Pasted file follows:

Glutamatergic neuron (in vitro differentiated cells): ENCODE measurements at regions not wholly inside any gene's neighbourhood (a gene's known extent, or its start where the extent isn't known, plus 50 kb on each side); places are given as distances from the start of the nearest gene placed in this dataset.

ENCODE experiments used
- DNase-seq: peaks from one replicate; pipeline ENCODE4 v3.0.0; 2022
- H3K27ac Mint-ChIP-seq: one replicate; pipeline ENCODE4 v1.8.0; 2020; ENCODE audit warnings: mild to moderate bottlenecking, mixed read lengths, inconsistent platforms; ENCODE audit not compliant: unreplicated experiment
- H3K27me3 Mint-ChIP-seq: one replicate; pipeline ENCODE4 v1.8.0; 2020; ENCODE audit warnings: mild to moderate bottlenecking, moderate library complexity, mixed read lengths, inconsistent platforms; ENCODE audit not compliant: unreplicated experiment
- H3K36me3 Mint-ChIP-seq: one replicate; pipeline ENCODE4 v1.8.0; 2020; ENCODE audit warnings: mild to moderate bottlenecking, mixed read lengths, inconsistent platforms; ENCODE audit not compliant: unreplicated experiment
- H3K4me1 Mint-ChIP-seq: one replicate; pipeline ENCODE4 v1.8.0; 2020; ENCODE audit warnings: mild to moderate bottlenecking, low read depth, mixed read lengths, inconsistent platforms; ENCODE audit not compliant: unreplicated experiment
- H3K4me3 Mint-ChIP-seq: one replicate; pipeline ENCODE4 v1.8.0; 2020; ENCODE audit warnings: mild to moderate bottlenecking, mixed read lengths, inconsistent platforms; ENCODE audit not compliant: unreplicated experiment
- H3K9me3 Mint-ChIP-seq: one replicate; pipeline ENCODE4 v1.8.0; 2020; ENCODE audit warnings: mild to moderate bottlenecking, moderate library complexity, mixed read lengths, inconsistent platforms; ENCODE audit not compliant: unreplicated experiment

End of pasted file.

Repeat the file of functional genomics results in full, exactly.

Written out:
Glutamatergic neuron (in vitro differentiated cells): ENCODE measurements at regions not wholly inside any gene's neighbourhood (a gene's known extent, or its start where the extent isn't known, plus 50 kb on each side); places are given as distances from the start of the nearest gene placed in this dataset.

ENCODE experiments used
- DNase-seq: peaks from one replicate; pipeline ENCODE4 v3.0.0; 2022
- H3K27ac Mint-ChIP-seq: one replicate; pipeline ENCODE4 v1.8.0; 2020; ENCODE audit warnings: mild to moderate bottlenecking, mixed read lengths, inconsistent platforms; ENCODE audit not compliant: unreplicated experiment
- H3K27me3 Mint-ChIP-seq: one replicate; pipeline ENCODE4 v1.8.0; 2020; ENCODE audit warnings: mild to moderate bottlenecking, moderate library complexity, mixed read lengths, inconsistent platforms; ENCODE audit not compliant: unreplicated experiment
- H3K36me3 Mint-ChIP-seq: one replicate; pipeline ENCODE4 v1.8.0; 2020; ENCODE audit warnings: mild to moderate bottlenecking, mixed read lengths, inconsistent platforms; ENCODE audit not compliant: unreplicated experiment
- H3K4me1 Mint-ChIP-seq: one replicate; pipeline ENCODE4 v1.8.0; 2020; ENCODE audit warnings: mild to moderate bottlenecking, low read depth, mixed read lengths, inconsistent platforms; ENCODE audit not compliant: unreplicated experiment
- H3K4me3 Mint-ChIP-seq: one replicate; pipeline ENCODE4 v1.8.0; 2020; ENCODE audit warnings: mild to moderate bottlenecking, mixed read lengths, inconsistent platforms; ENCODE audit not compliant: unreplicated experiment
- H3K9me3 Mint-ChIP-seq: one replicate; pipeline ENCODE4 v1.8.0; 2020; ENCODE audit warnings: mild to moderate bottlenecking, moderate library complexity, mixed read lengths, inconsistent platforms; ENCODE audit not compliant: unreplicated experiment